Standard & Poor’s Ratings Services has assigned its senior secured debt ratings to the principal at-risk variable-rate notes issued under Swiss Reinsurance Co.’s Successor shelf program (See previous areticle). “These are the first issuances under the seven newly established $1.5 billion principal at-risk variable-rate note programs,” said S&P
“The issuers are all special-purpose Cayman Islands-exempted companies whose ordinary shares are held in charitable trust,” S&P continued. “Within series, they issued various classes of notes and invested the proceeds in high-quality assets within separate collateral accounts for each issuer.
“The issuers swap the total return of the asset portfolio with Swiss Re
Financial Products Corp., in exchange for quarterly LIBOR [London Interbank Offering Rate]-based payments. Simultaneous to the issuance of the notes, each issuer entered into an ISDA-based counterparty contract comparable to a retrocession contract with Swiss Re. These contracts will provide Swiss Re with a source of protection for hurricanes in the North Atlantic, windstorms in Europe, and earthquakes in California and/or Japan on a per-occurrence basis over a period of up to two years.”
S&P also noted that “EQECAT Inc.’s proprietary models were used to determine the probability of attachment of each class within a series of notes. EQECAT will use information supplied by the designated reporting agencies to calculate a loss index (in the case of Successor Hurricane Industry Ltd., Successor Euro Wind Ltd., and
Successor Cal Quake Parametric Ltd.) or to model the losses to the corresponding notional portfolios (in the case of Successor Hurricane Modeled Ltd. and Successor Japan Quake Ltd.) following the occurrence of these natural catastrophes.
“The index or the modeled loss amount is used to determine whether or not a principal loss to the noteholders of that class of notes has occurred, and the amount of the loss. If a loss has occurred, assets in the collateral account are sold to fund the loss payment to Swiss Re, and the principal amount of the notes is reduced. The loss payments to Swiss Re will not necessarily bear any direct or indirect correlation to any loss actually incurred by Swiss Re.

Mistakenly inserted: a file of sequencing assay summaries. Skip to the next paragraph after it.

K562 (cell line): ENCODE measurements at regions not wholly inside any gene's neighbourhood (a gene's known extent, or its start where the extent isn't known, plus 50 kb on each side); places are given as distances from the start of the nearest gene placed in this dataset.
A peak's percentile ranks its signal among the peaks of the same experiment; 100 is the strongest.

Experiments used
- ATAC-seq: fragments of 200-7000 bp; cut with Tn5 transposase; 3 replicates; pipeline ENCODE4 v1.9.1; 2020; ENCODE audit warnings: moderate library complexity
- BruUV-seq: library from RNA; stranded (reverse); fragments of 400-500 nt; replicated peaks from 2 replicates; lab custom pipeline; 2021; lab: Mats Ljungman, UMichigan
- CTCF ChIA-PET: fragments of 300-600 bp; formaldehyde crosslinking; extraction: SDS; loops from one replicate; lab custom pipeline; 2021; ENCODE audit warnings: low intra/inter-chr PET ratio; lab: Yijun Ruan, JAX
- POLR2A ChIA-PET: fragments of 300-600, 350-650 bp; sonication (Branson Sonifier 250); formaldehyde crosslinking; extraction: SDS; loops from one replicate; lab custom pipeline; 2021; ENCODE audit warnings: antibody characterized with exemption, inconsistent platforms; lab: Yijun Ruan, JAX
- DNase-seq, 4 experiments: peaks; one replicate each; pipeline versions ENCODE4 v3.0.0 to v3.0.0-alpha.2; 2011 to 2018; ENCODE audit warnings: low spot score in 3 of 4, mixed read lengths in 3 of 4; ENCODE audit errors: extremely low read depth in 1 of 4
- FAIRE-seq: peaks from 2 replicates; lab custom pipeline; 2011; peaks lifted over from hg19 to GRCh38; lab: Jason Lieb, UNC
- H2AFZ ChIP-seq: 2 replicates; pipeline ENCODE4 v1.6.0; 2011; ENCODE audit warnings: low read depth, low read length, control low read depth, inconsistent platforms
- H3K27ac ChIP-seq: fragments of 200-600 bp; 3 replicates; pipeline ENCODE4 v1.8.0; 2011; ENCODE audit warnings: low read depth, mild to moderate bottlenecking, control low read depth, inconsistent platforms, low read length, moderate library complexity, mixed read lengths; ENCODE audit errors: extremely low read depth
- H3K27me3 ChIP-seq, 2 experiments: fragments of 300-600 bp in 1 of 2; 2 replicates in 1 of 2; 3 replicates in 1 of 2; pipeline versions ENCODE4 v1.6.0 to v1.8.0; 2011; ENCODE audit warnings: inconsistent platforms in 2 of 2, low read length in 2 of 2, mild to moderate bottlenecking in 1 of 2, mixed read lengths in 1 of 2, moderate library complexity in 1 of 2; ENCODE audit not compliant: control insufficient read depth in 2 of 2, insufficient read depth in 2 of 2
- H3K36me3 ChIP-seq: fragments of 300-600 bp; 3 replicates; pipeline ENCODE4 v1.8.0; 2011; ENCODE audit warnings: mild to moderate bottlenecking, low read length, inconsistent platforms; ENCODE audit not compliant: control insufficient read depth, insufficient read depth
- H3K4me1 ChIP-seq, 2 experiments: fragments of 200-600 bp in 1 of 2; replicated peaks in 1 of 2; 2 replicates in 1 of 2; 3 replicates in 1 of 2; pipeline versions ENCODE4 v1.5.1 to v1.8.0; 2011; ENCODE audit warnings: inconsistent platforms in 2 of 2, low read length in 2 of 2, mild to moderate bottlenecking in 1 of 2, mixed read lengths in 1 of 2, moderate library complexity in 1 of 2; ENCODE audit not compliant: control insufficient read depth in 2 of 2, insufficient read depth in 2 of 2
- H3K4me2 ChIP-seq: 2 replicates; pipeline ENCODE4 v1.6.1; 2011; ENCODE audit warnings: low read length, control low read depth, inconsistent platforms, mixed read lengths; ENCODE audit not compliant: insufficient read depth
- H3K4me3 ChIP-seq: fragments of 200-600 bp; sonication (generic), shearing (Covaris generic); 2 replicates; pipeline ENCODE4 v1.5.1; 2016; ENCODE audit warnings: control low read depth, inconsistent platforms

“A significant part of the rating analysis took account of an assessment of the occurrence probabilities of the covered natural perils as modeled by EQECAT. Further, the ratings on the classes of notes are based on the creditworthiness of Swiss Re (long-term AA/Watch Neg; short-term A-1+) as payer of its obligations under the counterparty contracts and as guarantor of Swiss Re Financial Products, the counterparty for all total return swap contracts.”
However, S&P rated the notes significantly lower that “A”, between 6 and 8 notches, putting them in the “BB”, “BB-” and “B” range. They are higher risk investments than equity in Swiss Re. Even though there has yet to be a reported loss to investors on a Cat Bond, the rating agencies, notably S&P, have become more stringent in assigning ratings in the wake of the changes made by the cat modelers (AIR, EQECAT and RMS) in assessing catastrophic risk – particularly hurricanes (See IJ Website June 5 and 6, May 30 and 24).
S&P gave “greater weight” to EQECAT’s near term analysis in assigning the rating on the notes “in line with our newly published criteria” (see S&P’s “Updates U.S. hurricane Catastrophe Bond Ratings Criteria”, published on June 2, 2006 on RatingsDirect, at www.ratingsdirect.com – IJ Website June 5).
Explaining how a Cat Bond works, S&P said: “In general, noteholders lose money once the loss amount or the index value reaches or exceeds a predefined level, the attachment point.” However, in this case, “the class F notes issued by Successor Hurricane Industry have been structured as a ‘knock-out’ tranche. The holders of this class incur a loss only if the ultimate index value calculated by EQECAT remains between the attachment and a predefined upper limit, the exhaustion point. They do not incur a loss if the index value exceeds this exhaustion point.” S&P said it was the first time it has “observed this mechanism in relation to the issuance of principal at-risk notes.”
The rating agency also indicated that the “losses under the notes issued by Successor Hurricane Industry depend on industry losses published by Property Claims Services (PCS). If the PCS industry losses figures are reduced between payment dates, Swiss Re would be obliged to pay back parts of the loss payment already received from Successor Hurricane Industry. For the class F notes, this could result in a total repayment of principal by Swiss Re once the index value exceeds the exhaustion point for this class of notes.
“Swiss Re has the option to extend the maturity of each class of notes by four months. In addition, it is able to extend the maturity of the notes issued by Successor Hurricane Industry by up to 24 months to allow for the PCS industry losses to develop following a North Atlantic hurricane. During the extension periods, noteholders receive a lower coupon rate because the occurrence of any additional events during this time does not have any effect on the loss of principal.”
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